Colorado is definitely a fertile breeding ground for fast-cazh chains, but Mrs. Fields Famous Brands hasn't been on a growth spurt lately. Although the company has close to a thousand franchised locations in the U.S. and overseas, it's weathered some severe financial downturns in recent years. (By then, Debbie Fields had not only divested herself of Mr. Fields, but had sold her company to private investors in 1993.)In 2006 the company restructured, resulting in layoffs and the sale of three of its holdings: Pretzel Time and Pretzelmaker in 2007, and Great American Cookies in 2008. In August 2008 the company filed for Chapter 11 protection, and in December 2011 Mrs Fields again came close to bankruptcy, avoiding it only by approving a transfer of control from the company to its creditors.
That's the way the cookie sometimes crumbles.
But the current CEO appears optimistic about this latest move. "Denver fulfills that with a business environment that is rich in franchising, brand development, and fast-casual and QSR (quick-service restaurant) support infrastructure," he told the Tribune. "Many casual/quick-service franchise companies were launched from and are based in Denver, making it an ideal environment for idea sharing."Here are a few ideas, free of charge: I have loved TCBY since I was a kid, and the cheesecake-flavored fro-yo and Ruby Red Grapefruit Sorbet are magically delicious. We already have four TCBYs here in Colorado -- three at Denver International Airport, and one in Greenwood Village -- and I would not mind seeing a few more, especially in the sweltering summer months.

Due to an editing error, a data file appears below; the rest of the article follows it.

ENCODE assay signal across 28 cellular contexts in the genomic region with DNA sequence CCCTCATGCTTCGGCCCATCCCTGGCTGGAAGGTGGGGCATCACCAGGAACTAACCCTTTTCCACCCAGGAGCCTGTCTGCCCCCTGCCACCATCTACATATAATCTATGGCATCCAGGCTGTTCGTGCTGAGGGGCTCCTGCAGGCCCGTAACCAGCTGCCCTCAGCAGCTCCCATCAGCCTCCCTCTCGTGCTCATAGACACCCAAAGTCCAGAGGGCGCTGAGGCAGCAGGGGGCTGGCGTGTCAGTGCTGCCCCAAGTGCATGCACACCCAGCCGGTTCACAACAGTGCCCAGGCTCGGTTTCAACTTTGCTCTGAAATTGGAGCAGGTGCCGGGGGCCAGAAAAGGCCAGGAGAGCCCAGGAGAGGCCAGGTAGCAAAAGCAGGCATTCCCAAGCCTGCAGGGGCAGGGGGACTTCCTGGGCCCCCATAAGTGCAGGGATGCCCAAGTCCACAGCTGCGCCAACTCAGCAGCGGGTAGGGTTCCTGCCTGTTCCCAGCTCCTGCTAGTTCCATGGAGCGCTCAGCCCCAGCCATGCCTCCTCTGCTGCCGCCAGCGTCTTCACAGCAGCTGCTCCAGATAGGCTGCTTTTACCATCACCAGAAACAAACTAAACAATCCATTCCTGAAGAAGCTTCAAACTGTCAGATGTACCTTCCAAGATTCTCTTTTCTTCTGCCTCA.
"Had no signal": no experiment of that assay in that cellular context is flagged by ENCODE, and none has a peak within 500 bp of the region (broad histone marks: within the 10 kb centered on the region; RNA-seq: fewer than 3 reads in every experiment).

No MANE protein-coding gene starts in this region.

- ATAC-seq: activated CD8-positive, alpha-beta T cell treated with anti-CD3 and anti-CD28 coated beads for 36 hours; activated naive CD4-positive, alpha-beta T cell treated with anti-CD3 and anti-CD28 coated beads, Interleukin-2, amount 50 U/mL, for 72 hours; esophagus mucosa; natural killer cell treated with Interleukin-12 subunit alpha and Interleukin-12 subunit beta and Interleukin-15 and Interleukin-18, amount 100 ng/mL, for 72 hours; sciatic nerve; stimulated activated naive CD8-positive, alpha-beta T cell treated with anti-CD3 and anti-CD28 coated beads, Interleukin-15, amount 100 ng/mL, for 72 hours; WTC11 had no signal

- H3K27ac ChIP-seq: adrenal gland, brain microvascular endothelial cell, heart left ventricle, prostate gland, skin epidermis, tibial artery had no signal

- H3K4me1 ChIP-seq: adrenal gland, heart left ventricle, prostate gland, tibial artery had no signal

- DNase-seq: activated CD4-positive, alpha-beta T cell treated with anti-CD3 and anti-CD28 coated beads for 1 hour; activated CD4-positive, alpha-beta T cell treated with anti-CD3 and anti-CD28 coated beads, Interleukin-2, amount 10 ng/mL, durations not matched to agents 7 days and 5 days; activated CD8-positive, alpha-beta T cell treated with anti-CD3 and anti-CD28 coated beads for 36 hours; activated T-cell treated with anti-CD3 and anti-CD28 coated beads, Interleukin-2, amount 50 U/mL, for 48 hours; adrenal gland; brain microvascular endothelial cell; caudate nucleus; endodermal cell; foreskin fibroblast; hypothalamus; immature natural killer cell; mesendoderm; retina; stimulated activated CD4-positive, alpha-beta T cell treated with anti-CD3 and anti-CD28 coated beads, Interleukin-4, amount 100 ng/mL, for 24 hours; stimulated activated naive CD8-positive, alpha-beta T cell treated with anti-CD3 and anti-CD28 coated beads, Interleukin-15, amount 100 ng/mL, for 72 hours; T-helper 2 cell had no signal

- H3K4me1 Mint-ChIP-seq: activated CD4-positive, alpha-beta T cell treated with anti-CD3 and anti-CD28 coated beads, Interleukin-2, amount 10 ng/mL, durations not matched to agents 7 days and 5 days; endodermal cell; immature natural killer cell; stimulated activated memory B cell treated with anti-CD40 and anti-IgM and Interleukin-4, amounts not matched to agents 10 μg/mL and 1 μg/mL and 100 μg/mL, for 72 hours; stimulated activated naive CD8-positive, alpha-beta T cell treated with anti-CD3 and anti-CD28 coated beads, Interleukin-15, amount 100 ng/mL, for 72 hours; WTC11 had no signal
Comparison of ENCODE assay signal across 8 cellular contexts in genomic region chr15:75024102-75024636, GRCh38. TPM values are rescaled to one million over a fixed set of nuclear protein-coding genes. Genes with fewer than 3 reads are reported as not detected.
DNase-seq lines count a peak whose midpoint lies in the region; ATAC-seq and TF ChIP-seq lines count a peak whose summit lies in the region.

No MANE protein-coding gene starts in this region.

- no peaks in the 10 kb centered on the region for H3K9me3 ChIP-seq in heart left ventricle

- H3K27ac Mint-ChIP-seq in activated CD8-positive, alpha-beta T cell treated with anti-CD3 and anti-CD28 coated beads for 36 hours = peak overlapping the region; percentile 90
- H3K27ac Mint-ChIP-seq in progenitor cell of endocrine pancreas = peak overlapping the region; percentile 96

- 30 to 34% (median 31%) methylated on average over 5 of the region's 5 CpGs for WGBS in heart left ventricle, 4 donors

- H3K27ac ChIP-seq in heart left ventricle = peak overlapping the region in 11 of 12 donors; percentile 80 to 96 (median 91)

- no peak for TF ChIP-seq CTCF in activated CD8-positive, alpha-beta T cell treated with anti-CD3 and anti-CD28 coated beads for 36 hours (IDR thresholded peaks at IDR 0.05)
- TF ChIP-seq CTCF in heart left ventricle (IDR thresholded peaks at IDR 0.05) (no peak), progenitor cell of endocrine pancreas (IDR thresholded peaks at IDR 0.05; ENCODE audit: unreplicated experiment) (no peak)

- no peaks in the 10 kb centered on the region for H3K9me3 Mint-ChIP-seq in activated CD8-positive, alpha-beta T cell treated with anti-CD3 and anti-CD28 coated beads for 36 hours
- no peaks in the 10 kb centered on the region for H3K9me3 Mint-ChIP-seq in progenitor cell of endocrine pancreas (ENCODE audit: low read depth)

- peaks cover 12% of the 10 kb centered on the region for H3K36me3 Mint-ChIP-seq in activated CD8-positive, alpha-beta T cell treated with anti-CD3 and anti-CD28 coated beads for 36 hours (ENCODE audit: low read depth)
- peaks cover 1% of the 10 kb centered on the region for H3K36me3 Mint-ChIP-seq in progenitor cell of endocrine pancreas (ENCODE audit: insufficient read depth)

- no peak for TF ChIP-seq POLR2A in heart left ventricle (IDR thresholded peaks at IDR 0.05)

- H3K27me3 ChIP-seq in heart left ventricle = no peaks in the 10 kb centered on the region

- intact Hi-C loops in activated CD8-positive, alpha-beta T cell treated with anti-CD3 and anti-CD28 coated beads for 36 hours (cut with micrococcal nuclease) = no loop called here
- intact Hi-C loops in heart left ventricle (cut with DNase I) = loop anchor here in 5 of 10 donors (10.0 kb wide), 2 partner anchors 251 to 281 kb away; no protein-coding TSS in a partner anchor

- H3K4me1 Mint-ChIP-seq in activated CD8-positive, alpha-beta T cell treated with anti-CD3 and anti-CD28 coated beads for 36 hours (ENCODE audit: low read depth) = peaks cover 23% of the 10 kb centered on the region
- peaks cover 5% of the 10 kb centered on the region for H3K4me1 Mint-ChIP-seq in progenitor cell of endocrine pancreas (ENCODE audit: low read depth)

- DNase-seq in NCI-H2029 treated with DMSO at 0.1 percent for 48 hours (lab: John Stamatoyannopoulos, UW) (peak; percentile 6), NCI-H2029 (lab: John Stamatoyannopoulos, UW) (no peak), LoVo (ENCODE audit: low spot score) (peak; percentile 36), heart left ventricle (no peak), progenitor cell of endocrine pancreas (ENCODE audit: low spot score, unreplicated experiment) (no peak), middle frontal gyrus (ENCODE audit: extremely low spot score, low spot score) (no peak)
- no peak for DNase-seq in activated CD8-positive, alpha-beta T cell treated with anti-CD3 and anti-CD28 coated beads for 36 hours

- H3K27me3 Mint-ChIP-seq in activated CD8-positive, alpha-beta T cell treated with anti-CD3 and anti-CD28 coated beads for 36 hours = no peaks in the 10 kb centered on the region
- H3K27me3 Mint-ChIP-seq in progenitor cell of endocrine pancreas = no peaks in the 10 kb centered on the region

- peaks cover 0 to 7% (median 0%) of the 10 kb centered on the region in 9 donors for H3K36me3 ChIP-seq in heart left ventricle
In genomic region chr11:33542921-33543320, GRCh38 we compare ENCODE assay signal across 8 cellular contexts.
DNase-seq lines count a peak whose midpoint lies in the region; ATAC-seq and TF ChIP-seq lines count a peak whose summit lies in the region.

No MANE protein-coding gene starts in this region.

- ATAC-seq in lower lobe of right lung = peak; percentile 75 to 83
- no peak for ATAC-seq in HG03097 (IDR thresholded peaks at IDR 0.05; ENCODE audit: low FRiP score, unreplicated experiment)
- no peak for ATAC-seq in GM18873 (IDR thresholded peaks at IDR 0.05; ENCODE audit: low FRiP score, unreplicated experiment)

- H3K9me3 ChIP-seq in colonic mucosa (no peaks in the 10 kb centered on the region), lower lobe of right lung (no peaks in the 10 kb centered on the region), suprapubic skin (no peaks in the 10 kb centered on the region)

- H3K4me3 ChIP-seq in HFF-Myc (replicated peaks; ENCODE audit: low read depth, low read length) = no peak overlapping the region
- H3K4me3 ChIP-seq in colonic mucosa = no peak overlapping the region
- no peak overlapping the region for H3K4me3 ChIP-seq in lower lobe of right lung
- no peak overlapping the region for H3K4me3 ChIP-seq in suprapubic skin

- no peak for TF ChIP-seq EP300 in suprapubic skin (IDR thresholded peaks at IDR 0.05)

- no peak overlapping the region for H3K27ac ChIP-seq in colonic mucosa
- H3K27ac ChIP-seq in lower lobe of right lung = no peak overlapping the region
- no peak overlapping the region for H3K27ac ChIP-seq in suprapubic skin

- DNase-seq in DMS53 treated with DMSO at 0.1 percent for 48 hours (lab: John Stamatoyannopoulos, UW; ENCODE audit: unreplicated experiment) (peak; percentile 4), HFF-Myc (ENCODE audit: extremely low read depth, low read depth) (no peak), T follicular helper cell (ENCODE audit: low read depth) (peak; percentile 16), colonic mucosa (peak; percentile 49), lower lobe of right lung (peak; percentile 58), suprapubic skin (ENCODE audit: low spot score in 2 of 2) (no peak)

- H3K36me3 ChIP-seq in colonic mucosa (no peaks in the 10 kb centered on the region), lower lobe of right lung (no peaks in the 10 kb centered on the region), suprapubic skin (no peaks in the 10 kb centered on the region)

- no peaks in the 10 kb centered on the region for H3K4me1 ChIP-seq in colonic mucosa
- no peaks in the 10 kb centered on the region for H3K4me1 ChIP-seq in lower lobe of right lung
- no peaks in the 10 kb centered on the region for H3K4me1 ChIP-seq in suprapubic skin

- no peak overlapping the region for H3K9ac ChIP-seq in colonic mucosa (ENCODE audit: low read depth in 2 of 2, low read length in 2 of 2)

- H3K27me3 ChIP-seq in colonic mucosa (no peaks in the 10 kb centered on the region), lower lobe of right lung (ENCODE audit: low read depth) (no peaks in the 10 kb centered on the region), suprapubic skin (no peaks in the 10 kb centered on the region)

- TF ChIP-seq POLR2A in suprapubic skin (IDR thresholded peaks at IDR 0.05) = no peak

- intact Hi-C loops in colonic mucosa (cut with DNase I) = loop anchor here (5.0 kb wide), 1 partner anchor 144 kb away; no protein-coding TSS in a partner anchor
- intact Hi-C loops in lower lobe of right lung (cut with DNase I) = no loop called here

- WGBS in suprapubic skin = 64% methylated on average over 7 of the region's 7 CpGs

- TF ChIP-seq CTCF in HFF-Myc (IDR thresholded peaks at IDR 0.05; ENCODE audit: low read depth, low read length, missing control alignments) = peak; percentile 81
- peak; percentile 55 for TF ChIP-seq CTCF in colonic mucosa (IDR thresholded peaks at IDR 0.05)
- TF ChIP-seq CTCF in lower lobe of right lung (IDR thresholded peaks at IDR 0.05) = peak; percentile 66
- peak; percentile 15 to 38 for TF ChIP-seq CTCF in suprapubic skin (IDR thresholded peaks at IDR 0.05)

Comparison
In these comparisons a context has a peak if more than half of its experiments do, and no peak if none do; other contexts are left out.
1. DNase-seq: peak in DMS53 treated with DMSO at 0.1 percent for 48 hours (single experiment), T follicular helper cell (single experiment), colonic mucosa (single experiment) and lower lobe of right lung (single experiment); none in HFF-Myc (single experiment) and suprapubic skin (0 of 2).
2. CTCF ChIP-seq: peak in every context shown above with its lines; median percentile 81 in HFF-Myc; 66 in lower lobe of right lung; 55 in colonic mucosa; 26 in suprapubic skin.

But TCBY faces some frosty competition for expansion here, since we have a plethora of froyo stores already, like Golden Spoon, Nella's, Menchie's, Pinkberry, Nova Yogurt, Sweet Dream, Go-Go Yogurt, Boom Yogurt Bar, Yogurt Time and Yogurt Guru, to name a few.
As for Mrs. Fields cookies, Colorado currently has two stores: one at FlatIron Crossing in Broomfield and the other at the Park Meadows Center in Lone Tree.
I adore Mrs. Fields's mini sugar-butter cookies with the baby M&Ms, but since I'm not a mall person, I rarely have the opportunity to buy them. And the retail-brand cookies are nowhere close to being as good as the fresh ones. Colorado is also a notably health-oriented state, and while gourmet cookies might be tasty, they are also not particularly healthy -- so mad props to Mrs Fields if it can create and mass-produce a nutritious, low-fat/low-cal chocolate chip cookie that doesn't taste like ass.
That would go over well not just in Colorado, but across the country.
After inventing that magic cookie, Mrs. Fields should open some stores outside of malls, and meanwhile, company officials should strongly consider teaming up with some of this state's fast-cazh chains to provide desserts. I would love the option of snagging a few Mrs. Fields cookies on a visit to someplace like Noodles & Company or Smashburger.
So welcome to Colorado, Mrs. Fields. Let the chips fall where they may.